However, one must also remember their ancestors’ propensity for the
arcane and that the taddols had little or no guidance
in either arcane or spiritual matters. Most of what they came up with
was interpreted from ancient manuscripts and manufactured on their own.
It would be impossible to list all of the Taddol superstitions, as the
list is long, often contradictory, and varies from taddol to taddol.
Upon speaking with a taddol, one can easily see how the superstitions became so intricate. Taddols love conversation and talk frequently, about virtually any topic. They are master philosophers, but often fall victim to the folly of being able to rationalize nearly anything. Having two heads has also made them quite sympathetic and diplomatic, and they are quick to act as mediators to quarrelling parties.
While taddols will occasionally have villains among them, they are generally a peaceful race. Despite their ancestry, they are not evil, nor do they have habits that most would consider evil. While they do eat a lot of meat, they wouldn’t even think of eating a sentient creature. They will occasionally fight amongst themselves over philosophical differences, and these disputes have a history of turning ugly very fast and lasting a long time.
Relations: Taddols view other races with a great degree of pity, and see them as disabled and sometimes lesser beings. While some measure of arrogance has undoubtedly trickled into their own psyche, the taddols try to fight back a condescending attitude with understanding. They often adopt the role of caretaker when among other races.
Elves often recognize the possible taddol heritage, but are more likely to be appalled by it then accepting. Other races view the taddol as something of a curiosity, as two-headed births occur very rarely for nearly all races but almost always result in individuals who are sickly or who die very early. A taddol serves as a healthy and thriving example of a successful two-headed organism.
Relations to Remarkable Races: Taddols are reasonably accepting of all races, though have some superstitious reservations with a few. They consider mogogols to be lucky, as they often believe frogs to be blessed creatures. However, they avoid the zif, which they often equate to snails, which are a bad omen. They feel at home with the relluks, whose architecture often reminds them of their own art and sculpture. They will not touch obitu, as there is a strong taddol taboo against touching corpses of sentient creatures.
Alignment and Religion: Taddol twins rarely have opposing alignments or religions, as such would render one useless with constant bickering and arguing. If a pair of twins has a different alignment, the core alignment for the character is the average of the two, favoring neutral. For example, if one head tends to be chaotic neutral, and the other neutral good, then the overall alignment of the character is true neutral. This average alignment applies to all affects that are based on the alignment of the character, with the exception of magic head gear which applies to each head’s alignment individually.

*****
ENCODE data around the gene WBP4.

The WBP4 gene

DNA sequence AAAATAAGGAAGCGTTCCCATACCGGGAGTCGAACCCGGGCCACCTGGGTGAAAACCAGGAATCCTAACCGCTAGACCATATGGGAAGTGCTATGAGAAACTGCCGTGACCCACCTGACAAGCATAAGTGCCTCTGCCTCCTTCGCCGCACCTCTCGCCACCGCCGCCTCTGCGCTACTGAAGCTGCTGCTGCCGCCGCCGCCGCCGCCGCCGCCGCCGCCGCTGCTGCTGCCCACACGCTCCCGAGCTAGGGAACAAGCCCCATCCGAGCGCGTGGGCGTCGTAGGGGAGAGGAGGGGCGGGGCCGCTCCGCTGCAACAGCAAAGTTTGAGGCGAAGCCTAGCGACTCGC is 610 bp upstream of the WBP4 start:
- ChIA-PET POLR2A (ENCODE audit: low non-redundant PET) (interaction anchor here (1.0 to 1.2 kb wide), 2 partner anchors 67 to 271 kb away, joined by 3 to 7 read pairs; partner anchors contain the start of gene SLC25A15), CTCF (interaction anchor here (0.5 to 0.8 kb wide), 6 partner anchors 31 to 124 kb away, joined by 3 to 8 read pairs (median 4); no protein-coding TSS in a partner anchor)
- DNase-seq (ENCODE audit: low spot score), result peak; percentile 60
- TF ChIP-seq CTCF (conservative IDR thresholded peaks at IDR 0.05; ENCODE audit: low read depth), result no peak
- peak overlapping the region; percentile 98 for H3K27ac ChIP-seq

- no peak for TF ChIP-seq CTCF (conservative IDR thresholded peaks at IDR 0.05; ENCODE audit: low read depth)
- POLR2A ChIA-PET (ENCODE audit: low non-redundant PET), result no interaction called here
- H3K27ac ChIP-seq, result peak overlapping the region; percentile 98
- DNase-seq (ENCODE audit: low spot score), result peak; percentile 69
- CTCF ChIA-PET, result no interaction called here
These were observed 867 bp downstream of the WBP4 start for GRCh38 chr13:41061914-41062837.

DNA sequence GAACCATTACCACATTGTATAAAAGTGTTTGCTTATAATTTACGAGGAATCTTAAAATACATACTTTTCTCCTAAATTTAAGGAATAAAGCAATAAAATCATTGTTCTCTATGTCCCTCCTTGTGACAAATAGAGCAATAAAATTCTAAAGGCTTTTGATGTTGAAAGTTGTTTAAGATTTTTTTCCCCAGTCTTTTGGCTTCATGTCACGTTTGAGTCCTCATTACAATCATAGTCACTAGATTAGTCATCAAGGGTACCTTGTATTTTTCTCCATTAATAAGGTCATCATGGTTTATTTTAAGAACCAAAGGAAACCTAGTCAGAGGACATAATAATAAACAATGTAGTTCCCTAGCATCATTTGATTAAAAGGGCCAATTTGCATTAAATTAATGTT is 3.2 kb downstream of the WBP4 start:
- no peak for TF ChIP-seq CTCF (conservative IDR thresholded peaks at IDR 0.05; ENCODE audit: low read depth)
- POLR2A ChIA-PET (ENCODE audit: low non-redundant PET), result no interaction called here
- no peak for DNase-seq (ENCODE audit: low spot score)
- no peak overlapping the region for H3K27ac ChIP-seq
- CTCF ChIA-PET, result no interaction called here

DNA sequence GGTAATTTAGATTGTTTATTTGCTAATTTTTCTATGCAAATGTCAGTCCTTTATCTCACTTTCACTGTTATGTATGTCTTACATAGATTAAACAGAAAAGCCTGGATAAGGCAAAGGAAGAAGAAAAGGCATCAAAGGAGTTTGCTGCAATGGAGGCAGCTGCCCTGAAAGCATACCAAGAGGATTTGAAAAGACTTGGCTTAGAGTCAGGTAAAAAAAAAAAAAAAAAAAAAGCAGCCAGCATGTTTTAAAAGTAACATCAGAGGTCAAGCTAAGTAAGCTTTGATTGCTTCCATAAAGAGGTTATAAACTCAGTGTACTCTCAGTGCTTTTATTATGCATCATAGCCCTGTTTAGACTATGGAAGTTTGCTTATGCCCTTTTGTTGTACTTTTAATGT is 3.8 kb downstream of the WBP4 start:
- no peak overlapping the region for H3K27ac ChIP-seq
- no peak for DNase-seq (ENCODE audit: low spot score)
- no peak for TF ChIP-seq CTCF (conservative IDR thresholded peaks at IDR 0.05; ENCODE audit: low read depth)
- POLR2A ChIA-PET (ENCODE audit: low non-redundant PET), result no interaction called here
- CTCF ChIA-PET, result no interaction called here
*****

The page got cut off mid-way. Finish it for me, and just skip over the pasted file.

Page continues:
While superstitious, taddols have no religion of their own. They are fond, however, of both human and elven pantheons, and will occasionally adopt religions based on those cultures if it is congruent with their cause and personality.
Adventurers: Taddol characters often multi-class to best reflect the individual interests of each head. No two taddol heads think exactly alike or focus on precisely the same things. One head may focus on an entirely different skill than the other head. With their non-possessive philosophy, however, this is rarely an issue. Watching a taddol train is a dizzying experience, as they take turns in rapid succession doing entirely different things. It happens so fast sometimes that it appears that they are literally doing two things at once.
Taddol characters tend to gravitate towards martial classes, as they have no recent legacy of arcane or divine classes. They will occasionally revere nature, however, and have been known to spontaneously muster workable druids. Taddols are curious and adventurous creatures and are quick to devour new information. It is very likely that taddol wizards and clerics will become more common in the near future.
Taddols adventure most often for the sake of adventure. For eons, they had been isolated, and most long to see the rest of the world. Taddols do not often adventure for wealth or fame, as they cannot relate well to these concepts. They will, however, adventure for a concept, ideal, or philosophy. Some say that a taddol values their beliefs over anything else. A taddol will often quest to affirm their beliefs, spread their word to others, or answer a philosophical argument. To a taddol, one’s thoughts are the only true possession one can have.
Male Names: (right head & left head): Adan & Ardan, Berro & Berrin, Carick & Darick, Eldin & Ertin, Gondal & Thal, Ian & Eltrin, Lucan & Lucus, Rolen & Theren.
Female Names: (right head & left head): Adrie & Sadie, Birel & Biren, Chaedi & Chaeda, Dala & Dasa, Emmi & Enni, Fralas & Frelas, Keyla & Freyas, Mialen & Maylen, Shala & Shela.
Occasionally, taddols will also use names common to other humanoid races. According to superstition and custom, if a taddol owes his life to another, he or she must name his next child after that person. They also believe, however, that using a nontraditional name is unlucky. Some taddols will avoid having children or go to great lengths to repay a debt in order to circumvent this outcome.
1 This category includes barbarians, oracles, rogues, and sorcerers.
The following feats are available to a taddol character who meets the prerequisites.
The following classes and/or prestige classes are available to a taddol character who meets the prerequisites.